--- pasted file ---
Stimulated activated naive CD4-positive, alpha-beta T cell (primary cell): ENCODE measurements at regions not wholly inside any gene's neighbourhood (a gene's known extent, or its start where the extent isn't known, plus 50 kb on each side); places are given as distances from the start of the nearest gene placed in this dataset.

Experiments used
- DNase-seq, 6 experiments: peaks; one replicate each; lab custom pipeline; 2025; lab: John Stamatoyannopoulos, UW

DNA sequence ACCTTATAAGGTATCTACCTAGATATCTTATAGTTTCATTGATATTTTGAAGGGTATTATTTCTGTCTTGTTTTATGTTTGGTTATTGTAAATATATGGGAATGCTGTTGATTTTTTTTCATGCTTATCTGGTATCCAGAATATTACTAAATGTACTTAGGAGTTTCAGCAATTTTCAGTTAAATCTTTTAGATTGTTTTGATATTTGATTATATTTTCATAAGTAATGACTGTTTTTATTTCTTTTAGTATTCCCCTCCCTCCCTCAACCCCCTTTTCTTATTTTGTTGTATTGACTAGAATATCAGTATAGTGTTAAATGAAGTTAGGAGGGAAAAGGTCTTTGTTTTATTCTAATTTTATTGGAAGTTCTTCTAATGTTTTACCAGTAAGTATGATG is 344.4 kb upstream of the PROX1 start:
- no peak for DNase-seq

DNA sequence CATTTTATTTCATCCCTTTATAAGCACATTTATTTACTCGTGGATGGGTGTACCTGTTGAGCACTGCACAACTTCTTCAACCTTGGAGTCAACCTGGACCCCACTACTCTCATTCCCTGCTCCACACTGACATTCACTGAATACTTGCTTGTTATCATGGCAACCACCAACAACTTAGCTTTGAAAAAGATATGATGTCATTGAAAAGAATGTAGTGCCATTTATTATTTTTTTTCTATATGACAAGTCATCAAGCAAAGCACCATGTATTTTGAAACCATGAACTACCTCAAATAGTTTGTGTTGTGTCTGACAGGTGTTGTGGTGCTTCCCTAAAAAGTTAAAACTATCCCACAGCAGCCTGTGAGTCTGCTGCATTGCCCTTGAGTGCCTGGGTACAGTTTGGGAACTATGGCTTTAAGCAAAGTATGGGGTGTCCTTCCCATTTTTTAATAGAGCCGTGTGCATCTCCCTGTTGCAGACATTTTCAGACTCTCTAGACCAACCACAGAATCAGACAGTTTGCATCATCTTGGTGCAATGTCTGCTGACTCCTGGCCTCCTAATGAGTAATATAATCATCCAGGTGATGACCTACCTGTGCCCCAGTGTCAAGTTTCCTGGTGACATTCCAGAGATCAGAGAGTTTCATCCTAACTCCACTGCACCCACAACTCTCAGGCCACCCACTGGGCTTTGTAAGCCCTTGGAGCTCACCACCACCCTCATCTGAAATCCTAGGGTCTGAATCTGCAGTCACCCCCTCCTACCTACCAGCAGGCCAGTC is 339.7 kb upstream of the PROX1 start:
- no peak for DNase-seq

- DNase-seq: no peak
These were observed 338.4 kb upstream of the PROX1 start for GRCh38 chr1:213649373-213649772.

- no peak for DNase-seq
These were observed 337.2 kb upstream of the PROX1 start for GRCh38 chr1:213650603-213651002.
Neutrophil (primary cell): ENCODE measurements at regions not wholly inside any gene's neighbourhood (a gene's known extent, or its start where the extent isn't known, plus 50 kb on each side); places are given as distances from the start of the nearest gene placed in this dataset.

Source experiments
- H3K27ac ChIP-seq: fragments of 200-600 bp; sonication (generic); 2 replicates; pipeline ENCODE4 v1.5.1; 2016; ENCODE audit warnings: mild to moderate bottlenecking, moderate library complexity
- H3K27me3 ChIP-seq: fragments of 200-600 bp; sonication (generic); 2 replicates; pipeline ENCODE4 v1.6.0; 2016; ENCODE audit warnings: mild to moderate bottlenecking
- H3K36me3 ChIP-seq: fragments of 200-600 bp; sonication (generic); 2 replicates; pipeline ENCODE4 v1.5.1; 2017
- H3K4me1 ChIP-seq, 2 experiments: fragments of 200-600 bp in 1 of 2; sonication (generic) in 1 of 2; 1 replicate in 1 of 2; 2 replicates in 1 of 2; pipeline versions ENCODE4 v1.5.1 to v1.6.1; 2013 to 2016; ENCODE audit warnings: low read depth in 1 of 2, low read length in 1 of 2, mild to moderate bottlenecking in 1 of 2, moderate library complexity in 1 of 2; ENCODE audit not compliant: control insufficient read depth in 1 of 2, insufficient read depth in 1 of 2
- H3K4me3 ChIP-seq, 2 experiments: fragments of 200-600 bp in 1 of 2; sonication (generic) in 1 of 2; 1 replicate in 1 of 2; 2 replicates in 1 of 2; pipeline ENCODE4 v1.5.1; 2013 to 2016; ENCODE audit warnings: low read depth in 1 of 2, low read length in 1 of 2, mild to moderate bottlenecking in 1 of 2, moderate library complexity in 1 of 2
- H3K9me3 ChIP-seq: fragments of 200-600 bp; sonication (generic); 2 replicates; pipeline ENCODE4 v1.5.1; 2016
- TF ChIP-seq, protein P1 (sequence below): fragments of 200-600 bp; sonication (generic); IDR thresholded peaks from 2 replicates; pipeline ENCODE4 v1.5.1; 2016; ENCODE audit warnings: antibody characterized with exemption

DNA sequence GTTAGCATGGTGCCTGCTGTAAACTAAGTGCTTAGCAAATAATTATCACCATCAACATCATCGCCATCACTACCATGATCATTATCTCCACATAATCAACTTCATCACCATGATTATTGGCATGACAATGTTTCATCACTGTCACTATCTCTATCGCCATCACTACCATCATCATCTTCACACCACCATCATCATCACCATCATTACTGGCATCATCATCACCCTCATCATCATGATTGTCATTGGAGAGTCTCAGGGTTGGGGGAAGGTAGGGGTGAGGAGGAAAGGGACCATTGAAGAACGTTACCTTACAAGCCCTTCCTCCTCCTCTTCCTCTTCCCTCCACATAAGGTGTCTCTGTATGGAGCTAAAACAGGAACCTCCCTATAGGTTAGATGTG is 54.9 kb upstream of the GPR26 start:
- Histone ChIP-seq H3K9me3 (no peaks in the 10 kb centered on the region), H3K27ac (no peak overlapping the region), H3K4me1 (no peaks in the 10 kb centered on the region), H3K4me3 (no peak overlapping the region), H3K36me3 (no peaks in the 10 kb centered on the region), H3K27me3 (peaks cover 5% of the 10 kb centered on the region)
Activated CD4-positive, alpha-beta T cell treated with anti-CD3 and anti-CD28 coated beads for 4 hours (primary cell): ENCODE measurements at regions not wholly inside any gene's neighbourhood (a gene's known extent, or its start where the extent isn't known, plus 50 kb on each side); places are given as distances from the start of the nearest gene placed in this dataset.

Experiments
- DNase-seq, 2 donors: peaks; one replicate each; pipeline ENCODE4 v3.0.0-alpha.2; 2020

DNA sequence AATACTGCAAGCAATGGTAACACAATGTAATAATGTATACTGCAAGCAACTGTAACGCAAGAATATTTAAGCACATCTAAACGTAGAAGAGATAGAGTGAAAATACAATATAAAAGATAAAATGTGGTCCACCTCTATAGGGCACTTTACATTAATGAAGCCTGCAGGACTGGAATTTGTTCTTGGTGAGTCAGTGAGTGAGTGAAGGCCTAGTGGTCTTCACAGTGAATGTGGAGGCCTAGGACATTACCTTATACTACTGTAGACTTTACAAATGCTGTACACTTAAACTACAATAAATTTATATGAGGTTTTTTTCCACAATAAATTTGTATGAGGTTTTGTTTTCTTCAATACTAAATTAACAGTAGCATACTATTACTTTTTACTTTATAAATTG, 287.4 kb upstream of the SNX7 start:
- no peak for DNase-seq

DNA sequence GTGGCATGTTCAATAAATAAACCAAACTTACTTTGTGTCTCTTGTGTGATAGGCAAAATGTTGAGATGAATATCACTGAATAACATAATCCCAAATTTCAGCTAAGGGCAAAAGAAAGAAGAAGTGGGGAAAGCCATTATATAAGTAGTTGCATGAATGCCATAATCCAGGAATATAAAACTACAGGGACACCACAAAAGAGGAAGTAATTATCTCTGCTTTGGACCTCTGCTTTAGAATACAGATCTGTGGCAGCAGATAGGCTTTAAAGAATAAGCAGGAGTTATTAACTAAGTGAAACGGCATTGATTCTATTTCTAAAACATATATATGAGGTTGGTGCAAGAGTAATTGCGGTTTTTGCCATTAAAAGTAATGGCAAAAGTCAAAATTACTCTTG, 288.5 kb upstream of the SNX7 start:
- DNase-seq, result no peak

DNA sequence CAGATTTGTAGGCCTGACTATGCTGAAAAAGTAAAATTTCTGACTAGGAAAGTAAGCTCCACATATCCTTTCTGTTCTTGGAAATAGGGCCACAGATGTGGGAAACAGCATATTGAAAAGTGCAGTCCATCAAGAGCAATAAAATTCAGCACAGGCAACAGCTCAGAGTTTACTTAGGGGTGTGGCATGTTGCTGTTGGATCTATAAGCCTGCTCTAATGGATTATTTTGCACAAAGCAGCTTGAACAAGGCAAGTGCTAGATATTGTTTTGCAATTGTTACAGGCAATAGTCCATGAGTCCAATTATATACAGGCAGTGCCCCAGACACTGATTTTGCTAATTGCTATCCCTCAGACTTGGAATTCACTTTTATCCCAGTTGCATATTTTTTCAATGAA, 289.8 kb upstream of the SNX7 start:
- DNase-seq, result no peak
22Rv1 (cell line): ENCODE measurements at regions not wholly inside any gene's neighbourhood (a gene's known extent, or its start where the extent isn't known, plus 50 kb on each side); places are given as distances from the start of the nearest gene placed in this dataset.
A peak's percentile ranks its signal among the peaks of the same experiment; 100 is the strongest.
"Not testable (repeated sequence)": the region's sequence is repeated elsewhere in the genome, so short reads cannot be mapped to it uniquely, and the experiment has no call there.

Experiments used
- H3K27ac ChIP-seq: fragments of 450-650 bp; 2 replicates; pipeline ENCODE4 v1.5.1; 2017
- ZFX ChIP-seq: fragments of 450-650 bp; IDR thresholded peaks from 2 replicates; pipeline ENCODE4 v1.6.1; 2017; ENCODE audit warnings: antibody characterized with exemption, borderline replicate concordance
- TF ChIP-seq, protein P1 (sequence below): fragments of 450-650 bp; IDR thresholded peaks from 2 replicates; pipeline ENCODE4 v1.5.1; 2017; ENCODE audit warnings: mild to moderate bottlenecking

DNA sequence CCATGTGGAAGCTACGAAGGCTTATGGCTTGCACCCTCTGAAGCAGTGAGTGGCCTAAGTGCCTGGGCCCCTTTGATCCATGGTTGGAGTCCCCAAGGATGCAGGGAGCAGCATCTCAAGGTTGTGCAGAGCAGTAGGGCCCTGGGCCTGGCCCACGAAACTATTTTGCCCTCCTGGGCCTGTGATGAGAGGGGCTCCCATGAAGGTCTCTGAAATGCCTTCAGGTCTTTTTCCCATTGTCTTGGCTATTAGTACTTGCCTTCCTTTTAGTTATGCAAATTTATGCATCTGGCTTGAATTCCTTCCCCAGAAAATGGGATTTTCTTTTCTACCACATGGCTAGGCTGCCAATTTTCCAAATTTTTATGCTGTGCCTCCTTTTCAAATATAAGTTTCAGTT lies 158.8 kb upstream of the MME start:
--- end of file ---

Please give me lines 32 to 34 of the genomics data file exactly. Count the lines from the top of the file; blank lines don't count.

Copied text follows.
22Rv1 (cell line): ENCODE measurements at regions not wholly inside any gene's neighbourhood (a gene's known extent, or its start where the extent isn't known, plus 50 kb on each side); places are given as distances from the start of the nearest gene placed in this dataset.
A peak's percentile ranks its signal among the peaks of the same experiment; 100 is the strongest.
"Not testable (repeated sequence)": the region's sequence is repeated elsewhere in the genome, so short reads cannot be mapped to it uniquely, and the experiment has no call there.